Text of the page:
Years and years ago, “adoption” was a byword in the Hollywood community. It has been a running joke in order to make fun of the odd kid in the family, “Oh, he must be adopted.” Lately, however, Hollywood has been doing a much better job at normalizing adoption and presenting us with a much more positive view. Below are five movies that gave me different perspectives on different adoption-related issues.
Starring Dev Patel and Nicole Kidman, Lion is the story of an Indian boy who gets lost in Calcutta, thousands of miles away from home. He gets placed in an orphanage, then adopted by an Australian couple, and when he grows into adulthood, he becomes obsessed with the search for his birth family back in India. This movie gave me a fresh perspective of the struggles international adoptees have in re-tracing their past.
Bella, starring Tammy Blanchard, is a beautiful, poignant story of two people with checkered pasts who spend one day together that will change both of their lives. Bella gave me a new perspective on unplanned pregnancies and how our mistakes do not have to define us. Bella shows us how something good can come from something bad.
#3: October Baby
October Baby, starring John Schneider, is the story of one young lady’s journey to find her birth mother. It is based on the true-life story of Gianna Jessen. This movie breaks the mythology of the down-and-out birth mom.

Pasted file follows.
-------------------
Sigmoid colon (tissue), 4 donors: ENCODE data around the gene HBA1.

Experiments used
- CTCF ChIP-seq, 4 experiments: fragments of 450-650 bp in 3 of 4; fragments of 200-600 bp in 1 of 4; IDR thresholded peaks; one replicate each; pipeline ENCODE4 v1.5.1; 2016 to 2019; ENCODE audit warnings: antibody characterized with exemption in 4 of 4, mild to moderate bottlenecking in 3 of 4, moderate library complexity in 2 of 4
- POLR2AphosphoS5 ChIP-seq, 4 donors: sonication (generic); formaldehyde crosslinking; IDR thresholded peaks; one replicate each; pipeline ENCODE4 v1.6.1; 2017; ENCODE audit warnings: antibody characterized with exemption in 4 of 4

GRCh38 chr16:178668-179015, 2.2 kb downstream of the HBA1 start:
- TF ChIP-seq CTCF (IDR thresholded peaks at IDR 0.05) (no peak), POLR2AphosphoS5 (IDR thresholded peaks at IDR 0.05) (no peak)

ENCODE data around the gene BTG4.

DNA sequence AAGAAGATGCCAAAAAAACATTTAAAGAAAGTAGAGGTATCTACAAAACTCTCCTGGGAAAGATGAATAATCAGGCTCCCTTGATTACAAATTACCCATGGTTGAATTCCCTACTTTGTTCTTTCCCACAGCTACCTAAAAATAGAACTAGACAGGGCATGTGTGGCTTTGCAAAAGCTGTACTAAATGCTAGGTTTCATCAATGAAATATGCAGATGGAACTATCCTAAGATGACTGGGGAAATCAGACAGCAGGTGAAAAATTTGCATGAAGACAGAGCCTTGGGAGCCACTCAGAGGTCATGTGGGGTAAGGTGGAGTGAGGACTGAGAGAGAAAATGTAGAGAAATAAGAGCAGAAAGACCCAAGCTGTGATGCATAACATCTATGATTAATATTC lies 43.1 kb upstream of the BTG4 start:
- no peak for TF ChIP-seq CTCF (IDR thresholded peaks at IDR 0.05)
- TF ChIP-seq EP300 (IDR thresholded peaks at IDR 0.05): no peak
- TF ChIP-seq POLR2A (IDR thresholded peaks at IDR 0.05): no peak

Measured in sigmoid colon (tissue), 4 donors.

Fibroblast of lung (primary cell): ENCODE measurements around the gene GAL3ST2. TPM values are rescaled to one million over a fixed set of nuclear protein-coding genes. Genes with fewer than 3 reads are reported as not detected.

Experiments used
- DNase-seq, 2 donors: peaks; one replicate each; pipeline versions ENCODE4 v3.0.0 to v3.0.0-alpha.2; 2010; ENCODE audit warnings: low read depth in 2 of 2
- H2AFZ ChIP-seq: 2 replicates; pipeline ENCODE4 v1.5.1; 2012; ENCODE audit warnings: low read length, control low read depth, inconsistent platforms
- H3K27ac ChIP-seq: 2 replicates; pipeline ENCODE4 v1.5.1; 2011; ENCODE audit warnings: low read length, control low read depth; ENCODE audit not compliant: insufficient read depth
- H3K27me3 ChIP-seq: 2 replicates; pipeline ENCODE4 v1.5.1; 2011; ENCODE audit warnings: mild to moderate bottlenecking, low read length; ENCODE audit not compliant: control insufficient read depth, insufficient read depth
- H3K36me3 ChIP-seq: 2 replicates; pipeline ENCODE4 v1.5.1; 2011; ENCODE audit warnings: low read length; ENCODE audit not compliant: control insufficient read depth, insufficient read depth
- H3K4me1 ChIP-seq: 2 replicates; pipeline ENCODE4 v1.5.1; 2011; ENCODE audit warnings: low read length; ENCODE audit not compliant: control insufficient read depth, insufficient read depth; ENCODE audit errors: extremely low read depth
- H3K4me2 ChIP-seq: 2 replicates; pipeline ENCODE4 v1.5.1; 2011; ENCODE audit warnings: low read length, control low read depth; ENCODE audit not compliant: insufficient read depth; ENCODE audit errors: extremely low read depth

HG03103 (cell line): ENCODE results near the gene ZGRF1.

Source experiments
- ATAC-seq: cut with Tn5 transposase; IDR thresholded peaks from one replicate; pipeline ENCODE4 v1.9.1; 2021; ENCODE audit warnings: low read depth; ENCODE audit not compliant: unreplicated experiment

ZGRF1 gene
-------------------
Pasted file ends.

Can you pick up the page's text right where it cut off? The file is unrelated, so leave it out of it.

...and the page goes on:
#4: Blind Side
Blind Side, starring Sandra Bullock, is loosely based on the story of NFL Football player Michael Oher and the white family that took him in as a teen. This movie does not hold back and shows the good, the bad and the ugly side of transracial adoption. It also hits upon topics that most people are too uncomfortable to talk about in public.
#5: Bringing Joshua Home
A documentary following one family’s journey to bring home an adopted child from Russia. This was one of the last adoptions from Russia before it closed its doors to international adoptions to the US. The movie is a realistic view of one family’s patience and paperwork and travel and paperwork and language barriers and paperwork and struggle in trying to adopt internationally.
Hooray for Hollywood for producing more pro-adoption films! Filmmakers have come a long way from making the adopted kid the serial killer or the nerd or the outcast. Adoptees are all around us! They are productive, inspiring members of society. I’m glad Hollywood has finally caught up to that reality.
I urge you to see one or more of these movies. And not only that, but to view them with family and friends.